March 2019: Current Opinion in Nephrology and Hypertension
Katarina Leyba, Brent Wagner
PURPOSE OF REVIEW: The hegemony of gadolinium-based contrast agent-induced adverse events stretches beyond those who have renal impairment. 'Nephrogenic' systemic fibrosis is a misnomer: gadolinium-based contrast agents are the known trigger for the disease; kidney impairment is a risk factor. Impaired (true) glomerular filtration may be one catalyst for gadolinium-based contrast agent-induced adverse events, but it is increasingly evident that the same cluster of symptoms occurs in patients with normal renal function...
March 2019: Current Opinion in Nephrology and Hypertension
Hamdi A Jama, David M Kaye, Francine Z Marques
PURPOSE OF REVIEW: To summarize evidence supporting that microorganisms colonizing our gastrointestinal tract, collectively known as the gut microbiota, are implicated in the development and maintenance of hypertension in experimental models. RECENT FINDINGS: The use of gnotobiotic (germ-free) mice has been essential for advancement in this area: they develop higher blood pressure (BP) if they receive faecal transplants from hypertensive patients compared to normotensive donors, and germ-free mice have a blunted response to angiotensin II...
March 2019: Current Opinion in Nephrology and Hypertension
Luca Perico, Norberto Perico, Ariela Benigni
PURPOSE OF REVIEW: This review summarizes the most recent and relevant findings in the search for novel biomarkers for the most common renal diseases. RECENT FINDINGS: Unprecedented, fast-paced technical advances in biomedical research have offered an opportunity to identify novel and more specific renal biomarkers in several clinical settings. However, despite the huge efforts made, the molecules identified so far have generally failed to provide relevant information beyond what has already been generated by established biomarkers, such as serum creatinine and proteinuria, whereas the complexity and costs of these technology platforms hamper their widespread implementation...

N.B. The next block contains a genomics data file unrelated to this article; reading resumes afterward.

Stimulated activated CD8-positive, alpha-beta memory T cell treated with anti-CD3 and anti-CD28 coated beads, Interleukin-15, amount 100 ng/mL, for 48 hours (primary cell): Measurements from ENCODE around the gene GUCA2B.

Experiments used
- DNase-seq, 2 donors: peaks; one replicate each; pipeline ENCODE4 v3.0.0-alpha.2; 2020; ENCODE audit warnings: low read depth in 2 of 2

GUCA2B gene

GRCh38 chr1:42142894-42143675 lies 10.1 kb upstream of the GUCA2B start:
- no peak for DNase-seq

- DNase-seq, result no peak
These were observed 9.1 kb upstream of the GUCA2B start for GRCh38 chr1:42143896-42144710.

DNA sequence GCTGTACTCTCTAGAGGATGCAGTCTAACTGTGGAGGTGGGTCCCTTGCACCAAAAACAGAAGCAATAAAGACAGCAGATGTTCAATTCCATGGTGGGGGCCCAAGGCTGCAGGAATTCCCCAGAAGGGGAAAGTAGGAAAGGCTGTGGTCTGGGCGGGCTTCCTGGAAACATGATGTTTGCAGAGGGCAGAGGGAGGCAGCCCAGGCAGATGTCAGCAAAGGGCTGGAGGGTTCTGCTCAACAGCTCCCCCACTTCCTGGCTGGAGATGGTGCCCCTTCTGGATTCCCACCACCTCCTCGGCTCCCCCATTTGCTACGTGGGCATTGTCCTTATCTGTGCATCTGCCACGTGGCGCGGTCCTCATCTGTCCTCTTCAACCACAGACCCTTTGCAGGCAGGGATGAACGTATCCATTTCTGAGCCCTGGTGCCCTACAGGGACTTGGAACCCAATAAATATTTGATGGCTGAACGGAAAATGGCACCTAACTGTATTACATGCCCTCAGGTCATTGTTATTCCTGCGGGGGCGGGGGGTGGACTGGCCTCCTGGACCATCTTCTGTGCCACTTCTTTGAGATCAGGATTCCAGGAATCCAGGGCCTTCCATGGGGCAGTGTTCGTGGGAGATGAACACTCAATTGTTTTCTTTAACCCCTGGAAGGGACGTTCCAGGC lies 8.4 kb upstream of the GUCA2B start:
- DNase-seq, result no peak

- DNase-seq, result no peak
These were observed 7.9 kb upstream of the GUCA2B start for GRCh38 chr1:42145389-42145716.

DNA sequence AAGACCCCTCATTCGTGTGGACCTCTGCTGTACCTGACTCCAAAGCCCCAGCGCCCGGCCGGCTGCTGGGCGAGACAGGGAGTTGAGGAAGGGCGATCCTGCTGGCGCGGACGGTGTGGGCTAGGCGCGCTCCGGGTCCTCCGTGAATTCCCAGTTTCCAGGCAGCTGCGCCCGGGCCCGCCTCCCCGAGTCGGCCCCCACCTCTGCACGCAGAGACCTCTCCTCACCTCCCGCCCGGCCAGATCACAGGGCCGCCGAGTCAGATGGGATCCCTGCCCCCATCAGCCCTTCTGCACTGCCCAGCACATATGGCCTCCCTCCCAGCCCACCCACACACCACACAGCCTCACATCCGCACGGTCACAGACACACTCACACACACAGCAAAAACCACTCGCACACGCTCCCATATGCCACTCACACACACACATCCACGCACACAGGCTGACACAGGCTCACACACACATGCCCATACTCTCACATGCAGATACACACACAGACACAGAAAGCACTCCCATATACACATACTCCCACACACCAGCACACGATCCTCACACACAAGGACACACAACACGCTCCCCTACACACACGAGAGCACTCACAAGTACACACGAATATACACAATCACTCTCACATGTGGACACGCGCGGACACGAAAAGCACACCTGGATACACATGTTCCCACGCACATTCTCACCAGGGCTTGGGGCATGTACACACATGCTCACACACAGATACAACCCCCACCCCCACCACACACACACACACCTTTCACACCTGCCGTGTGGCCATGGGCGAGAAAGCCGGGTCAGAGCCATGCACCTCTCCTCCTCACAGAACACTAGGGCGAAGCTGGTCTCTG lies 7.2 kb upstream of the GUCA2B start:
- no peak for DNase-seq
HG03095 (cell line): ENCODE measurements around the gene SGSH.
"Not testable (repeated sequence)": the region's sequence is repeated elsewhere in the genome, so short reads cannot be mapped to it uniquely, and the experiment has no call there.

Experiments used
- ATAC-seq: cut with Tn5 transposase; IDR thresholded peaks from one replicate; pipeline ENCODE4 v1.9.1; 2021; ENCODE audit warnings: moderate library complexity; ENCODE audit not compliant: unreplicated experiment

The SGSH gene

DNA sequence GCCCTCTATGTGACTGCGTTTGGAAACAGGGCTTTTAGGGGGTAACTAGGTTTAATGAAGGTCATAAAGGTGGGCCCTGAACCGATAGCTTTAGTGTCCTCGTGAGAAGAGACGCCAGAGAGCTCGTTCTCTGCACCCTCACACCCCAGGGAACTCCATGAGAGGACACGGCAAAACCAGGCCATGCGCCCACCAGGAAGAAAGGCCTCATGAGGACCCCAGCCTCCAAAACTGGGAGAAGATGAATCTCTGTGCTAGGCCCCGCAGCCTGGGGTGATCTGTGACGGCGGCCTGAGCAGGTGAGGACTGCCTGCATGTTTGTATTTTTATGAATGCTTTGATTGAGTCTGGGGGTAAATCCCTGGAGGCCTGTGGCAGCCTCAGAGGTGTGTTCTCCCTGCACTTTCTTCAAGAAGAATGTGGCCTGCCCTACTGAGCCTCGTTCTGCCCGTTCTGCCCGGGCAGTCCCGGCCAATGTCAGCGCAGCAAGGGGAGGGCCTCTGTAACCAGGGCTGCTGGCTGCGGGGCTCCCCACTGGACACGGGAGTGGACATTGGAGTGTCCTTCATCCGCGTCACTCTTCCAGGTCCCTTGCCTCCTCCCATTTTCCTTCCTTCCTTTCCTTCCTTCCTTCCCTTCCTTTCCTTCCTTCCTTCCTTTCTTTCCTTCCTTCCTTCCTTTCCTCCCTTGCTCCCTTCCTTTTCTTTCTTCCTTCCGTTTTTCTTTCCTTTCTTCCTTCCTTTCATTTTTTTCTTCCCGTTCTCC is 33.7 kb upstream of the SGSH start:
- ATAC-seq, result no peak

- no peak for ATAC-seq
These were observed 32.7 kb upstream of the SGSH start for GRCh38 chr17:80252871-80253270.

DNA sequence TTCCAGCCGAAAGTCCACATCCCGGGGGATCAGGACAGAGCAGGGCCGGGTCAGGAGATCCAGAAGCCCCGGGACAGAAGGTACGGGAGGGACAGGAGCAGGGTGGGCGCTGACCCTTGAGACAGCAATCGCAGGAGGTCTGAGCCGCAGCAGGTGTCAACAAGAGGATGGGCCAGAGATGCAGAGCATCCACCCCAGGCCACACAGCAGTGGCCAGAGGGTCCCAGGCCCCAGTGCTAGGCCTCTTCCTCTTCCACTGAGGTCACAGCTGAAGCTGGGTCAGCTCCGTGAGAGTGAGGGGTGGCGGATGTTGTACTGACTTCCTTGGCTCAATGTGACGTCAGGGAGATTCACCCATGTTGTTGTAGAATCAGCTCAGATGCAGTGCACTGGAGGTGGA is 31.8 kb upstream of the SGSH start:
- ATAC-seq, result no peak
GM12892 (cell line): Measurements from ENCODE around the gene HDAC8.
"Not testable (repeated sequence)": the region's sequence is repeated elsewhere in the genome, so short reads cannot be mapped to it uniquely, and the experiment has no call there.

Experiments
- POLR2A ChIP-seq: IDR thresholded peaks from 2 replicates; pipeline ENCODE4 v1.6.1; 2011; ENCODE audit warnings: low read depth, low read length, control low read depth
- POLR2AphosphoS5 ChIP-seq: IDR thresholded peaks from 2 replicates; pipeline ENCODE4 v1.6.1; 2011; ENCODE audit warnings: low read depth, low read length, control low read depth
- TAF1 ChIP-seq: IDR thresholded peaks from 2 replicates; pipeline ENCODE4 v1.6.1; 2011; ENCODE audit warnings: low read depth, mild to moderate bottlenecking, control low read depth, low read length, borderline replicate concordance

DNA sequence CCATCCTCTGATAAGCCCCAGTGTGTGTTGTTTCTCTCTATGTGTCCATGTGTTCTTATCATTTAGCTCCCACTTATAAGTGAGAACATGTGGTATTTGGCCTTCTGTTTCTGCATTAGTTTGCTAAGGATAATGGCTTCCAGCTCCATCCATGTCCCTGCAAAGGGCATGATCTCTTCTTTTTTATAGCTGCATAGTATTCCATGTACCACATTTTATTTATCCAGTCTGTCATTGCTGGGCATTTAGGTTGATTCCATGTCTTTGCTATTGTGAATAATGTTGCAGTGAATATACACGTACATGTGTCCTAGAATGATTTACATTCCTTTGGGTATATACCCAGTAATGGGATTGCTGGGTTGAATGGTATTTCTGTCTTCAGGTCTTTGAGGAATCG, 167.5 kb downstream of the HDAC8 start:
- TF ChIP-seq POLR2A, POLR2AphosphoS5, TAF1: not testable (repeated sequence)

March 2019: Current Opinion in Nephrology and Hypertension
Sriram Sriperumbuduri, Swapnil Hiremath
PURPOSE OF REVIEW: Strong epidemiological and pathologic evidence associates NSAIDs with kidney disease, both acute and chronic. Hence, the usage of NSAIDs has decreased in patients with, or at risk for, chronic kidney disease (CKD). Coupled with this has been a rise in use of opioids and other non-NSAID alternatives, which do come with significant, and underrecognized, risk of nonrenal adverse events. We review the literature to understand if this shift is appropriate or deleterious...
March 2019: Current Opinion in Nephrology and Hypertension
Ron Wald, Kevin E Thorpe, Michael W Walsh
PURPOSE OF REVIEW: Phosphate lowering toward the normal range is advocated and widely practiced in patients with end-stage renal disease receiving dialysis. This approach is guided by basic science data and large observational studies that have demonstrated a consistent association between hyperphosphatemia and adverse events, including cardiovascular morbidity and all-cause mortality. There has never been a clinical trial to assess the efficacy of phosphate lowering in maintenance dialysis recipients...
January 2019: Current Opinion in Nephrology and Hypertension
David J Friedman
PURPOSE OF REVIEW: Chronic kidney disease (CKD) can cluster in geographic locations or in people of particular genetic ancestries. We explore APOL1 nephropathy and Balkan nephropathy as examples of CKD clustering that illustrate genetics and environment conspiring to cause high rates of kidney disease. Unexplained hotspots of kidney disease in Asia and Central America are then considered from the perspective of potential gene × environment interactions. RECENT FINDINGS: We report on evidence supporting both genes and environment in these CKD hotspots...
January 2019: Current Opinion in Nephrology and Hypertension